Using the CardContact SmartCard USB HSM in an Ethereum PoA Chain

Reading Time: 4 minutes

  •  
  •  
  •  
  • 5
  •  
  •  
    5
    Shares

After testing the performance of Ethereum using PoA, we tested the usability of the CardContact SmartCard-HSM USB token on an ethereum Proof of Authority network. The HSM allows to store and use multiple encryption keys, both RSA and Elliptic Curves (including secp256k1), for applications like issuing certificates as a CA, and with any application that can interface with the PKCS#11 standard. In this guide we explain how to install it in a Linux Machine and get it started with a fork of the go-ethereum  that implements an extension of web3 to interface with the above mentioned standard.

Token Installation

Before we are able to use our token, we need to install a few dependencies to interface an administer it:

  1. Install OpenSC, it has packages in most of the usual Linux distros, you can found the appropriate way for your own here
  2. Download the Starterkit from CardContact’s site. Unzip it and run the .sh file found in the ‘linux’ folder inside it. After it declares that it found the libccid configuration, we can go on. If it failed, there is a problem with our OpenSC installation, make sure it was done properly.
  3. After it is done, install the XCA key management application, you can download it and see more detailed instructions as to how to do it in their site
  4. Now, you can set up the HSM. For most of this part you can follow the guide found as a PDF inside the Starterkit you downloaded earlier.
    1. Open XCA and create a new database as explained in the PDF. After that, follow along and select your PKCS#11 module. In my case (Ubuntu 18.04 LTS), it was found in /usr/lib/x86_64-linux-gnu/pkcs11/opensc-pkcs11.so, but it could vary.
    2. Now, instead of following the PDF guide, you have to enter the following command with the device plugged in to initialize it, entering our own pin (must be 6-16 characters long):

sc-hsm-tool --initialize --so-pin 3537363231383830 --pin 123456

Project setup

Preparation

Now that you’ve installed and initialized the token, you need to download and configure the modified version of geth, and create a new key to use.

  1. First, you must install the fork of geth 1.8.13 created by Github user gemalto, that you can download from this repo.
  2. After you downloaded and unzipped the files, open a terminal inside the folder and run make.
  3. Around this point you should also create the key you want to use to sign.
    1. Open XCA, open the previously created database and, with the HSM inserted, select “New Key”.
    2. A Dialog box opens and you are prompted to select a key name, that you could choose as you see fit, a Keytype, that must be “UserPin […] (EC Key of 192 – 320 bits)”, not a regular EC key, and a curve name, where you need to choose “secp256k1”, since is the curve that Ethereum uses to seal blocks and sign transactions.

After the key is created, you must prepare the private network.

Network setup

To be able to setup de PoA network with the key you just created, you need to know at least one address associated with it. For that, we chose to start a Proof of work network using the same repo, which  allowed us to also test that the PKCS#11 capabilities of it were working. First, we created a new genesis using puppeth (but you can do it the way you prefer it), and then we followed the following steps:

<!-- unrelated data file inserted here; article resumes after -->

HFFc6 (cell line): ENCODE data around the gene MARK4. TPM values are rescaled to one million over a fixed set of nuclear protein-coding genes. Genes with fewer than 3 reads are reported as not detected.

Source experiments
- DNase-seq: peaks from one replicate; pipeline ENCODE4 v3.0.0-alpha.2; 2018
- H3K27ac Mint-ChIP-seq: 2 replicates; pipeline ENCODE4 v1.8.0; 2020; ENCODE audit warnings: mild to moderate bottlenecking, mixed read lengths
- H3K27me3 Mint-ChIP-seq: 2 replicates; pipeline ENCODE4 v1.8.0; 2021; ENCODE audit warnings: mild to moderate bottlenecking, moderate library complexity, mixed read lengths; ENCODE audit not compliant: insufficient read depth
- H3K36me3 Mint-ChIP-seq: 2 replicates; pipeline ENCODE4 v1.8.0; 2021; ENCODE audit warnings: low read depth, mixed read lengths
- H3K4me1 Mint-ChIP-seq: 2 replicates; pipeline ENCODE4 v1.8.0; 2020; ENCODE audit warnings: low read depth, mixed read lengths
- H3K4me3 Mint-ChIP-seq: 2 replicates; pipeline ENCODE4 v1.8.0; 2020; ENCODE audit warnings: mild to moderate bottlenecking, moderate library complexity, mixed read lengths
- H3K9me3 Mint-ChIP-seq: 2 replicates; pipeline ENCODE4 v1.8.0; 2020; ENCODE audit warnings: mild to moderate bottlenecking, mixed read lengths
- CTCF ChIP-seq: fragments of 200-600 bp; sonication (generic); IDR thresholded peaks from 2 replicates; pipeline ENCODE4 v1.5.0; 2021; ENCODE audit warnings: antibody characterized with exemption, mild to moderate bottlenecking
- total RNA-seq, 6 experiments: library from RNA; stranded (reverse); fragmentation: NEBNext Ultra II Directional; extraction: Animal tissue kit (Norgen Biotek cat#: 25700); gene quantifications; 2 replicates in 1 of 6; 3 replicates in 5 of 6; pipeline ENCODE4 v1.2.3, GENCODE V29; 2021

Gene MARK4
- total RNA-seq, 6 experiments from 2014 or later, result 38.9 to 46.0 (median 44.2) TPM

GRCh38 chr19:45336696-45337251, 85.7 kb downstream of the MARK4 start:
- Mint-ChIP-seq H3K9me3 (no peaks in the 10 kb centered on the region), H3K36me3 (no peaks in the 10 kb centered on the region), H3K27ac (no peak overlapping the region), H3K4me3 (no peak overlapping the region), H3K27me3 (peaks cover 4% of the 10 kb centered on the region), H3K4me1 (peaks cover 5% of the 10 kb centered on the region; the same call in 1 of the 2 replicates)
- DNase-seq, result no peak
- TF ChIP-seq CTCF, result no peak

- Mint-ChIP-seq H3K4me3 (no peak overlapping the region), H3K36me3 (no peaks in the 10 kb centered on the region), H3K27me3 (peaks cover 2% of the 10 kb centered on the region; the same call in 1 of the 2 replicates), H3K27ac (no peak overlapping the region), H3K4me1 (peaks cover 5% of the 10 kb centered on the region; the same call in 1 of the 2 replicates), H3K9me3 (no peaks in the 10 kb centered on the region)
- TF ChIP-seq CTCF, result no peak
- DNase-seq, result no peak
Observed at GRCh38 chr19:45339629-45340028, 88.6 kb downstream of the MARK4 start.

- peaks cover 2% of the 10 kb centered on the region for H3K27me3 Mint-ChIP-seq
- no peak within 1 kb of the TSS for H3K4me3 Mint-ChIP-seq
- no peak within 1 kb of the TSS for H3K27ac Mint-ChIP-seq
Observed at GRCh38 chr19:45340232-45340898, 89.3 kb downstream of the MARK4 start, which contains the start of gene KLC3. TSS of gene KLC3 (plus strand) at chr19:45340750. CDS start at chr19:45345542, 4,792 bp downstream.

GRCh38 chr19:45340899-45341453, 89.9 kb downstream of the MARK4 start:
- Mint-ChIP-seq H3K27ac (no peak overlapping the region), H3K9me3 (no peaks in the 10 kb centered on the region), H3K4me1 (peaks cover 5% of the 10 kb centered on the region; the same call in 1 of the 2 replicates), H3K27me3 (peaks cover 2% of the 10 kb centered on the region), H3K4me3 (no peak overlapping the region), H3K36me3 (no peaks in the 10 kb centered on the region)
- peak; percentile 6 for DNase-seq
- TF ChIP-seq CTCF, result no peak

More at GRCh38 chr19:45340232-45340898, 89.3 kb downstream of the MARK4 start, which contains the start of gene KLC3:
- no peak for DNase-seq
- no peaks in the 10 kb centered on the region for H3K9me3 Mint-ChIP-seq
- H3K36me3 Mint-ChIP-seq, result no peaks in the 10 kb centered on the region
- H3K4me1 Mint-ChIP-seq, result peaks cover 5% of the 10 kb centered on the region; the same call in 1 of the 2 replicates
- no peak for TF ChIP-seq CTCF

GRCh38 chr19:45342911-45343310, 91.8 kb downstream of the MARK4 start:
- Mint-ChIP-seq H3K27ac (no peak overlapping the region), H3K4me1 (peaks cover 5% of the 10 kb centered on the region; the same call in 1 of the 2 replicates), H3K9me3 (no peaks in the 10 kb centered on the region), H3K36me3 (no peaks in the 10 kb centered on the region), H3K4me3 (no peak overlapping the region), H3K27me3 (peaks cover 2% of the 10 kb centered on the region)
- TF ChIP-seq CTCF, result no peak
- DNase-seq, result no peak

1. Inside the geth repo folder we ran ./build/bin/geth init pow.json --datadir database/pow with pow.json being our genesis file
  2. Then ./build/bin/geth init pow.json --datadir database/pow --networkid 38969 dumpconfig > pow.toml to get the configuration file, with the correct network id form your genesis file
  3. Then, we edited the file as explained in the repository’s README, adding to the [Node] block the following lines (remember, if your opensc installed the library elsewhere, you have to change that):
    1. PKCS11Lib = "/usr/lib/x86_64-linux-gnu/pkcs11/opensc-pkcs11.so"
    2. NoPKCS11BIP32 = true
  4. Then, we ran  the geth instance with the new config file with ./build/bin/geth --datadir database/pow --networkid 38969 --config pow.toml console
  5. Now, inside geth console, you can derive the address:
    1. First, list your has wallets with personal.listWallets
    2. Then unlock the wallet with personal.openWallet("hsm://UserPIN (SmartCard-HSM)") . The parameter must match the wallet URL that appeared in the previous step. The password asked is the pin created when you initialized the device.
    3. Finally, derive an address form the key, using personal.newHsmAccount("hsm://UserPIN (SmartCard-HSM)") , again with the correct hsm url. Save that wallet since it’s the one you will be using to configure your poa network

Now, we are ready to create our private PoA network. The steps are fairly similar, the key differences are that, when creating the genesis block you should input the address we just derived from the key, and that you should use a different network id, datadir, and genesis and config files. When you reach the point where you open the geth console, now with the PoA network, you are ready to go.

Usage and conclusions

While testing it, we were able to check that the device works as intended. If we don’t open the wallet it is unable to start mining, if we close the wallet with personal.closeWallet("hsm://UserPIN (SmartCard-HSM)") the mining process immediately stops, and the same happens if we remove the device from the PC at any point. This proved to be a way that it’s both secure and portable to use a PoA network, since it allows to move the USB token from computer to compute physically, while the signing key remained secured inside.  We can only hope that this technology is adopted by the main geth and web3 projects to allow updated capabilities and continued support.


  •  
  •  
  •  
  • 5
  •  
  •  
    5
    Shares